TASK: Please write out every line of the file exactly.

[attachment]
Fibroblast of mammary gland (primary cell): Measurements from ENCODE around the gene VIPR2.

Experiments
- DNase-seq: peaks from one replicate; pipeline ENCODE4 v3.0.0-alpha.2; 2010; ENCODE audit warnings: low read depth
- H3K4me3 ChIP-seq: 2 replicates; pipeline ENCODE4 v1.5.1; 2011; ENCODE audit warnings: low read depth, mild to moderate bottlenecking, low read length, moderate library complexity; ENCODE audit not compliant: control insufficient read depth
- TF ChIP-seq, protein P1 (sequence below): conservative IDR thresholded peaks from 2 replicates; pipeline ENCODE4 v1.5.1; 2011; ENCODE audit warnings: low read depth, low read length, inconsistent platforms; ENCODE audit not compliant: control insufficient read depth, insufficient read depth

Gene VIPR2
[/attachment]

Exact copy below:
Fibroblast of mammary gland (primary cell): Measurements from ENCODE around the gene VIPR2.

Experiments
- DNase-seq: peaks from one replicate; pipeline ENCODE4 v3.0.0-alpha.2; 2010; ENCODE audit warnings: low read depth
- H3K4me3 ChIP-seq: 2 replicates; pipeline ENCODE4 v1.5.1; 2011; ENCODE audit warnings: low read depth, mild to moderate bottlenecking, low read length, moderate library complexity; ENCODE audit not compliant: control insufficient read depth
- TF ChIP-seq, protein P1 (sequence below): conservative IDR thresholded peaks from 2 replicates; pipeline ENCODE4 v1.5.1; 2011; ENCODE audit warnings: low read depth, low read length, inconsistent platforms; ENCODE audit not compliant: control insufficient read depth, insufficient read depth

Gene VIPR2